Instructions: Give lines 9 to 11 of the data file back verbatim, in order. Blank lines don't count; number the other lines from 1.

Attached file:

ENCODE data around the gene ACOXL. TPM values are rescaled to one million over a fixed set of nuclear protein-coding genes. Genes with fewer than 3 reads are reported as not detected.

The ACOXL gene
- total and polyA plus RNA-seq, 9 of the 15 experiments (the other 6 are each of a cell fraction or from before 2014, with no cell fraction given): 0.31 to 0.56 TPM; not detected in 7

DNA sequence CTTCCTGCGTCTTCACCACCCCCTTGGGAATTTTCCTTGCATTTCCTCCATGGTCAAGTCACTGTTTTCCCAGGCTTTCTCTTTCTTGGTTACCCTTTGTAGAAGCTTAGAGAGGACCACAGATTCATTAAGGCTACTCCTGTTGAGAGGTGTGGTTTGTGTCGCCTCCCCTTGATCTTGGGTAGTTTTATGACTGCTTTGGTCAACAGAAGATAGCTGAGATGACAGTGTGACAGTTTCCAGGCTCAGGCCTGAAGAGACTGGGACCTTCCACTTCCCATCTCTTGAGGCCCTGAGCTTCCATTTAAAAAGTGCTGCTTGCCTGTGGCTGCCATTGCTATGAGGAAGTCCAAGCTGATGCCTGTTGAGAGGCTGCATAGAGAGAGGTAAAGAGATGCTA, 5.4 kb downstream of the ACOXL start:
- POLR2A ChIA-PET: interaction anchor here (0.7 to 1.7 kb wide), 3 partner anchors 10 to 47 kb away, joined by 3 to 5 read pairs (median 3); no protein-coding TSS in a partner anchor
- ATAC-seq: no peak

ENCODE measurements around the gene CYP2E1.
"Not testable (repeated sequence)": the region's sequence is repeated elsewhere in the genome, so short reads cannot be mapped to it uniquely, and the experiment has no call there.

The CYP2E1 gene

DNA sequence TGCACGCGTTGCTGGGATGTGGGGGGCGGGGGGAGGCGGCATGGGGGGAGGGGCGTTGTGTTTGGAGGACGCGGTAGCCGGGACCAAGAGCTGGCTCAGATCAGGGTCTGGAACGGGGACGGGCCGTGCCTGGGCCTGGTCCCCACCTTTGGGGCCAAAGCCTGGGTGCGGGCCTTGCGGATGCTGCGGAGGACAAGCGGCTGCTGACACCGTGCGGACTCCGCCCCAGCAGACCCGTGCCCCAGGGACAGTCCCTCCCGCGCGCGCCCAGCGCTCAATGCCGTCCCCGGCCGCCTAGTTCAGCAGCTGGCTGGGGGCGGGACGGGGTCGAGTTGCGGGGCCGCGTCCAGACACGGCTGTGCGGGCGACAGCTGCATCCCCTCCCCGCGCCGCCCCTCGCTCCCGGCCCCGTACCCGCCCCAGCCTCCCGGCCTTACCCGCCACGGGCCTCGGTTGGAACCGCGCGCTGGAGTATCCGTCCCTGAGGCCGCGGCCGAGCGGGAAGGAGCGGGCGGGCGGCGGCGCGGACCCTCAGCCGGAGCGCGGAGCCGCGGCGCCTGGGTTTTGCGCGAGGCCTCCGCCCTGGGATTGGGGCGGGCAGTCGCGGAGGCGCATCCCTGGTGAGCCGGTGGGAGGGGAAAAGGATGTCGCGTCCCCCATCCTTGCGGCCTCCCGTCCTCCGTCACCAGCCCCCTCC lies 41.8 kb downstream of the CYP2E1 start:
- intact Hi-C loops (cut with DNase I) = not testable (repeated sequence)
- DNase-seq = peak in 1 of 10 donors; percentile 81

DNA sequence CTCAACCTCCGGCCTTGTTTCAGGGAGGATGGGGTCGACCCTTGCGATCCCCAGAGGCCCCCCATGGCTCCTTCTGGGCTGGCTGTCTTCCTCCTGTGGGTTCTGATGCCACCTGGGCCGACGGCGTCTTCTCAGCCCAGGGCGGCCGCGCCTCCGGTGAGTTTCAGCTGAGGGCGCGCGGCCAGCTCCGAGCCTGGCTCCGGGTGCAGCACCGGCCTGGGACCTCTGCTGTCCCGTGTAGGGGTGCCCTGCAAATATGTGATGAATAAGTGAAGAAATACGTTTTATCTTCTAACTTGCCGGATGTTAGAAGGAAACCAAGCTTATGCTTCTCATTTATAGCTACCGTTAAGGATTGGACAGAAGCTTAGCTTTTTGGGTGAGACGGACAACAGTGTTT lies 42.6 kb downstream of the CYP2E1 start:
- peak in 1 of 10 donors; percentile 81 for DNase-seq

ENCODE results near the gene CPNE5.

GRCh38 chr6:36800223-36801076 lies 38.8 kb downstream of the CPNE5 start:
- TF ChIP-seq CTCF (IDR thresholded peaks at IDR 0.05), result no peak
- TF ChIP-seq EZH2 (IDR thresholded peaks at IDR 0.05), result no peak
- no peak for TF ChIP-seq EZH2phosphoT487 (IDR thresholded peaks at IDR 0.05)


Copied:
The CYP2E1 gene

DNA sequence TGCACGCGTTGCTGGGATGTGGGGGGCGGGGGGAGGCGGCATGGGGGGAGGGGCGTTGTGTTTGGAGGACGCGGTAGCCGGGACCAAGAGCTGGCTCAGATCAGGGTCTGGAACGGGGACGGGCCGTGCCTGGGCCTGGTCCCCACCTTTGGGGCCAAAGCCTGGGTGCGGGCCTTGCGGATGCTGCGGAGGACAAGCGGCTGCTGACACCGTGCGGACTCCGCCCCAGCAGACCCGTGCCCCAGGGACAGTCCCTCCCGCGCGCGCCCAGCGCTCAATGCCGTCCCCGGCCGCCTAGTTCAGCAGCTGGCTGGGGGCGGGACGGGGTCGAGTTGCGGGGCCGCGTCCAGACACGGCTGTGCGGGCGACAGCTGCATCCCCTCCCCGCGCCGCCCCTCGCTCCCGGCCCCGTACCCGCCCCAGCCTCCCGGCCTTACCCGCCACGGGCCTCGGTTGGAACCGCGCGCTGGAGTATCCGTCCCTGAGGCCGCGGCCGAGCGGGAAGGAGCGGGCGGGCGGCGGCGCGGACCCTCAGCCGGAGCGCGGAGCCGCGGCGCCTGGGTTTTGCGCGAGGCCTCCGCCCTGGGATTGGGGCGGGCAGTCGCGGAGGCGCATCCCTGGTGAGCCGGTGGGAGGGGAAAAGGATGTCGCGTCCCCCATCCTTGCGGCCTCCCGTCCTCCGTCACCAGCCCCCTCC lies 41.8 kb downstream of the CYP2E1 start:
- intact Hi-C loops (cut with DNase I) = not testable (repeated sequence)